Kids: Kingdom Hungry

When did we start expecting so little of our children? Sure, schools cram kids full of information before sending them home to juggle homework, extracurricular activities, and family, but that doesn’t always mean we expect much from them, aside from excessive busyness. As a society in general, we’ve loaded kids down with a lot of “stuff,” while also lowering our expectations in many ways.

We think they can’t handle losing, so we give everybody a prize. We think they can’t handle assigned chores (and we don’t want to listen to them complain), so we’ve stopped requiring that they pitch in around the house. They ask, we give.

What kind of kids are we producing? Hard-working, well-adjusted, and faith-filled? Or anxiety-ridden, self-conscious doubters?

*Disclaimer: My oldest is eleven and I don’t have it all figured out. If you feel like I’m pointing fingers, please be assured I realize I have three pointing back at myself, and we’re all on a journey. There are many contributing factors to who a child becomes.*

Here’s what I really want to focus on—what we expect of our kids in regard to our Christian faith.

First, a little about my family. My husband and I have frequent discussions with our three kids. Always have. We listen to their thoughts and share our own. We talk about implications to certain ideas and ask questions. We talk about Jesus and the Bible and its rich history and meaning.

We aren’t content to read with our kids about Noah’s Ark for the umpteenth time and call it good.

Faith is a complex, constantly evolving thing. We don’t want to overwhelm them with details and conversations they’re not intellectually ready for, but we do want to acknowledge their capabilities in understanding this three-in-one God who loves them more than they’ll ever understand (this side of heaven).

My son, always climbing to new heights!

Our family moved to a new area a couple years ago and we spent plenty of time church-hunting. Do you know one of the hardest parts for a family about finding a new church to call home? The children’s programs. It took us awhile to find a new home church, and although there are many great churches in town, we’re so happy we searched until we found one that shares our vision for kids.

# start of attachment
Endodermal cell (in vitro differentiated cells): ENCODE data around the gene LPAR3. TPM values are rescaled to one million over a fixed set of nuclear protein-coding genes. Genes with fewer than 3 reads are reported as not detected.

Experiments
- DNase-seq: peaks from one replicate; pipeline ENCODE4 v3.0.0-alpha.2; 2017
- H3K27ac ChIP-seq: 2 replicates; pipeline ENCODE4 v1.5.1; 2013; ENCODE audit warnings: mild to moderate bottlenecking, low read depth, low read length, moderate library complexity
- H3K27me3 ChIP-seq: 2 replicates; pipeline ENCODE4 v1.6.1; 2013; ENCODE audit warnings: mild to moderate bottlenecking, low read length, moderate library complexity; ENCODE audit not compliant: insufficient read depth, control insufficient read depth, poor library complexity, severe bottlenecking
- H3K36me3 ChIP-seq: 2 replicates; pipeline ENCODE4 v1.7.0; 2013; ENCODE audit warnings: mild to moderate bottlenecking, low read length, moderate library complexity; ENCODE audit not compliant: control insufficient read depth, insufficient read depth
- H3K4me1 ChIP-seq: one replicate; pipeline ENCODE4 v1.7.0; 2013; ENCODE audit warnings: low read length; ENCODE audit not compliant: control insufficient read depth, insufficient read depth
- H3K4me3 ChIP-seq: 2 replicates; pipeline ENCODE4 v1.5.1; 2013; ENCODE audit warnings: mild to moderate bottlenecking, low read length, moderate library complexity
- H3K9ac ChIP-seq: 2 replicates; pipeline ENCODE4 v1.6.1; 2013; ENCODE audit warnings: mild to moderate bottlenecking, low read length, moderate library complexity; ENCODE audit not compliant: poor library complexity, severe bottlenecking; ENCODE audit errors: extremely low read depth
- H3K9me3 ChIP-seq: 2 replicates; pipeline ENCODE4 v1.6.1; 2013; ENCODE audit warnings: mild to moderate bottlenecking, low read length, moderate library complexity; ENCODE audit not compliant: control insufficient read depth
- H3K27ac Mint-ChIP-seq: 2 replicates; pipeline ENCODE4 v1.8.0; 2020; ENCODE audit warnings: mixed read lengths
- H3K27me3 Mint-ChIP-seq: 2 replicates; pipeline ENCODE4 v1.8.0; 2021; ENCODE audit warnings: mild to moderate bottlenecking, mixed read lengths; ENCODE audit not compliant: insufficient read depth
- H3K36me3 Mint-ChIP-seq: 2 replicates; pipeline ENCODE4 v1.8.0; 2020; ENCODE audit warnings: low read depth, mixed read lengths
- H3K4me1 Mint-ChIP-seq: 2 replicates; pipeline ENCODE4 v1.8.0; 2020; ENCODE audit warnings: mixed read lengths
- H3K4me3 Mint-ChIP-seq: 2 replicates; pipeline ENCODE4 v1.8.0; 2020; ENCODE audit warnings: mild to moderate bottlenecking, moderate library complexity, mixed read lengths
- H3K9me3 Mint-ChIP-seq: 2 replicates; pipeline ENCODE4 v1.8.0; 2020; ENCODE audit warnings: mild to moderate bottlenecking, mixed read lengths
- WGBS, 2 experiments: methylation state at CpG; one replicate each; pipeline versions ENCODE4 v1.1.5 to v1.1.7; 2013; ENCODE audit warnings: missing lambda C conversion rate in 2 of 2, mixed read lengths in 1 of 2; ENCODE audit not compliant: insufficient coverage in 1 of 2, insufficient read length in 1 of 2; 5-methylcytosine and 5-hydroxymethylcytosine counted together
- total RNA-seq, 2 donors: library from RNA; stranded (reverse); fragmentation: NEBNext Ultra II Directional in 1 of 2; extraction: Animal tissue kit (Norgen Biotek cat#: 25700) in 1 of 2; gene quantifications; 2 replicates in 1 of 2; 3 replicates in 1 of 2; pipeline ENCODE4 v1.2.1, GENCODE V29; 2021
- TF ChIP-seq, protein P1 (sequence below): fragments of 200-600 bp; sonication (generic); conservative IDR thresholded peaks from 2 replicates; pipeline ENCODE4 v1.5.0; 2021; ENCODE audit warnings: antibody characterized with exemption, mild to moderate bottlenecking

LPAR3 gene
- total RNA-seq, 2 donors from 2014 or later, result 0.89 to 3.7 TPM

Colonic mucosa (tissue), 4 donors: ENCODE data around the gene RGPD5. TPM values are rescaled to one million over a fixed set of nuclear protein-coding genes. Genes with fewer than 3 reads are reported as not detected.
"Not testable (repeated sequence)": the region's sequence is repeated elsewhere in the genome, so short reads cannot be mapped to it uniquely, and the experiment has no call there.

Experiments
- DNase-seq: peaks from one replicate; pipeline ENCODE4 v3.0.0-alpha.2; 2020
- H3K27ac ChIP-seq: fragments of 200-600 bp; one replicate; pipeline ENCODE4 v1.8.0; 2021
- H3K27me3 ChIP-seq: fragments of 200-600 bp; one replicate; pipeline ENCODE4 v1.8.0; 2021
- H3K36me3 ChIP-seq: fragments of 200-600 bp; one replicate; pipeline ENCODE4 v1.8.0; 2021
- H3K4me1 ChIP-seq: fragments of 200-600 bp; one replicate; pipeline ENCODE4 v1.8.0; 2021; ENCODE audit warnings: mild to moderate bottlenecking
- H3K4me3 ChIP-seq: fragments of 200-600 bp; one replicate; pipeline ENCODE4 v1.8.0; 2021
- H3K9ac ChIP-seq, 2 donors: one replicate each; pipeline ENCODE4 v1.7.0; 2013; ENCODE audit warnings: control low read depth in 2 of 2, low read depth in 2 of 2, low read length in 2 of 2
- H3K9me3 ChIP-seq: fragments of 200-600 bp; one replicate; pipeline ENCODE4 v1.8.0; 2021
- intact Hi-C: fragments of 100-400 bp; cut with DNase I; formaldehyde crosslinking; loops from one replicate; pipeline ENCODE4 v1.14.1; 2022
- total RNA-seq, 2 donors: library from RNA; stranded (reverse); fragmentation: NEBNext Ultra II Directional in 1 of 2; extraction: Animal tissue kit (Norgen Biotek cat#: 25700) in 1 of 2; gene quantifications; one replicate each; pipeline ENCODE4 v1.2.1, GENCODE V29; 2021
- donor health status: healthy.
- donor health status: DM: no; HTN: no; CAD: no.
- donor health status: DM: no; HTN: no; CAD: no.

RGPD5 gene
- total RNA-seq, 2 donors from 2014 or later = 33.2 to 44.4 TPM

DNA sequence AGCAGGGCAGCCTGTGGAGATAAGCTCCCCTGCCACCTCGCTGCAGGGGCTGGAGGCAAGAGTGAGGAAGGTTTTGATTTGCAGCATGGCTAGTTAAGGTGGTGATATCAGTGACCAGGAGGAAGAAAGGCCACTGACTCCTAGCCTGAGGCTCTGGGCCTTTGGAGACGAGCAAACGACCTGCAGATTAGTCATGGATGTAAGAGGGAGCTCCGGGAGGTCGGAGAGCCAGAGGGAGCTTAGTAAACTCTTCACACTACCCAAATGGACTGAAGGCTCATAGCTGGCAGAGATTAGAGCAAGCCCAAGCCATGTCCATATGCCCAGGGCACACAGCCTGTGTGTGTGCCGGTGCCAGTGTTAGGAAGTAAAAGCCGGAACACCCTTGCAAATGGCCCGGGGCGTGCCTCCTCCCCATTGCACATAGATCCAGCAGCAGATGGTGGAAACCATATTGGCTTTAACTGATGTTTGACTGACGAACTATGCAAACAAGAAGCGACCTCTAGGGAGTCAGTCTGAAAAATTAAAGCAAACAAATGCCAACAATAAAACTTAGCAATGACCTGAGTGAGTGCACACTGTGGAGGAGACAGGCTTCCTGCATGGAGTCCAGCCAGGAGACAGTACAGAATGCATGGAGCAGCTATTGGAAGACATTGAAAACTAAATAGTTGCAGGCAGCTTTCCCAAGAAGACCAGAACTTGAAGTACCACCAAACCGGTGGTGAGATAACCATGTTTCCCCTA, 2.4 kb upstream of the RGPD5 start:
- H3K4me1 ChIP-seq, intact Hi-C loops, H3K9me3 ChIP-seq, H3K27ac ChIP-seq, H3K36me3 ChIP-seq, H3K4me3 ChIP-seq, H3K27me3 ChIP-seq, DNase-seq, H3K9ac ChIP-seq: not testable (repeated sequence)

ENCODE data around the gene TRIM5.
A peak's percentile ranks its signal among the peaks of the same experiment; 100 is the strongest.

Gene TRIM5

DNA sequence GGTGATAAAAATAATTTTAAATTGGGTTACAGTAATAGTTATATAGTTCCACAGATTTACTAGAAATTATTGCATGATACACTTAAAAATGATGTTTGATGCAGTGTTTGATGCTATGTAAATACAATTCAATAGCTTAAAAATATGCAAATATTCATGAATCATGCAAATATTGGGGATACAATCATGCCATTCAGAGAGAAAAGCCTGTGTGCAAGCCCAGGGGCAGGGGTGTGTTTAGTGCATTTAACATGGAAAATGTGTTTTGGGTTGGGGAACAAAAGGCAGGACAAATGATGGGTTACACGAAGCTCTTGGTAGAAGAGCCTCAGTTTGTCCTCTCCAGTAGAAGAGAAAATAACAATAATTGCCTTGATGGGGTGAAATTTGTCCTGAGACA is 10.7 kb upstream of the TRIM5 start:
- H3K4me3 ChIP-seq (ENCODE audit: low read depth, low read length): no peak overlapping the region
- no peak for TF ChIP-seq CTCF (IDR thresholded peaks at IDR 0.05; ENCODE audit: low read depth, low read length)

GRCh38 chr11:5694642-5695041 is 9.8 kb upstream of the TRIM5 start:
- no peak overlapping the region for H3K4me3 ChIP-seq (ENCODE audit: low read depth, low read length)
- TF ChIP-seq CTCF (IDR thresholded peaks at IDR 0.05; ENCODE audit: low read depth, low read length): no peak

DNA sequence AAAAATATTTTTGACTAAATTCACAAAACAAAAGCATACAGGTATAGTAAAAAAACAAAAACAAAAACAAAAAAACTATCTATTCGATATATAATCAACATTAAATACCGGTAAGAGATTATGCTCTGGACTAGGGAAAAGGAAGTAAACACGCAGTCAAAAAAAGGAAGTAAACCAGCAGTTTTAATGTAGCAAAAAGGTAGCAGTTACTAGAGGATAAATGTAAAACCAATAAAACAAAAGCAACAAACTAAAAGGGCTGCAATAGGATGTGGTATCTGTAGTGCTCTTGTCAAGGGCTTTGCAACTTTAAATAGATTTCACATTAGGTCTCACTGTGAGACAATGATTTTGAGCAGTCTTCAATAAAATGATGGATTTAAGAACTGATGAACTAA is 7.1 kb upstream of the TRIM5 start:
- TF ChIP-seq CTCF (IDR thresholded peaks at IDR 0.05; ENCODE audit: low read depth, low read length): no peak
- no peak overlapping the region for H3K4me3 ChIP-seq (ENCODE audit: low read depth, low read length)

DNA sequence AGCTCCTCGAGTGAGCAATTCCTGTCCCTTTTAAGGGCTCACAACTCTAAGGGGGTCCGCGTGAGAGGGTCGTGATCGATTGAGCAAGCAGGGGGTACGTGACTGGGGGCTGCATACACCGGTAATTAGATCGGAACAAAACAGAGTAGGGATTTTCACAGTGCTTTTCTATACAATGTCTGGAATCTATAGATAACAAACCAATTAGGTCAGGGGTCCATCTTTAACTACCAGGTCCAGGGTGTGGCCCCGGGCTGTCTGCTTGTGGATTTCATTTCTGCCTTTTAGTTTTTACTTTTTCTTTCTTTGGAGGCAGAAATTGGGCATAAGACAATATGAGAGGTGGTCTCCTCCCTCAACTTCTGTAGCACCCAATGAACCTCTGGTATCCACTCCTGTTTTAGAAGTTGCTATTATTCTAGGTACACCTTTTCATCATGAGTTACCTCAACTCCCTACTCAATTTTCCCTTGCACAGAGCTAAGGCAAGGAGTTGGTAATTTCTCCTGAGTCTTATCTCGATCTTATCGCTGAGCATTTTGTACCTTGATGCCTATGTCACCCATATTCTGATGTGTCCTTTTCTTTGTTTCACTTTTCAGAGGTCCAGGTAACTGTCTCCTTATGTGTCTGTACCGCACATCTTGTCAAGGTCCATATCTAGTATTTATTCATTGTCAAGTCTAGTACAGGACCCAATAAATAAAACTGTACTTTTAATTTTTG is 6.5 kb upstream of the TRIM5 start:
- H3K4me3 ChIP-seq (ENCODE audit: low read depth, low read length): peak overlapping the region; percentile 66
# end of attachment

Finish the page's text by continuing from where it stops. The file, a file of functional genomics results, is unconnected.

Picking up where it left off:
Yes, we want our kids to have fun and love church. But that’s not the end-all. Unfortunately, for too many these days, it is.

Some churches are so seeker friendly that the more established Christian children get the short end of the stick. They get a bare-bones lesson about “love” or “kindness” or some other general value, play games, get a prize, and go home.

After being part of a church plant that had a rich children’s program before our move, our kids caught on to this seeker-sensitive dynamic quickly in our church hunting. One time we got in the car (okay, van) after church, asked how it went, and got this response: “It was fine. Played some games and watched a funny video.” To which we asked, “What was the lesson about?” The answer: “We didn’t really have a lesson. There was a funny video about being kind, but it didn’t mention God.”

I recognize that was our one-week glimpse into their program, but unfortunately, it’s not uncommon for children’s church programs to simply tout good values these days.

Why?

Well, one reason seems to be our lowered expectations. We want to be sure kids have a good time and come back next week; we don’t want to burden them with in-depth lessons.

Have we forgotten that children are often quick learners, capable of understanding far more than we give them credit for? Have we considered that they’re often craving deeper information about their faith in a time when life has a lot of changes and questions? Do we not realize how Kingdom-hungry children really are?

Do we really want to teach down to them only to have them meet our lowered expectations?

If we aren’t bold enough to teach our children that God loves them, sent Jesus to bring them into a lifelong relationship of love, forgiveness, and the assurance of Heaven, and then sent his Holy Spirit to empower them each day, what are we really trying to accomplish?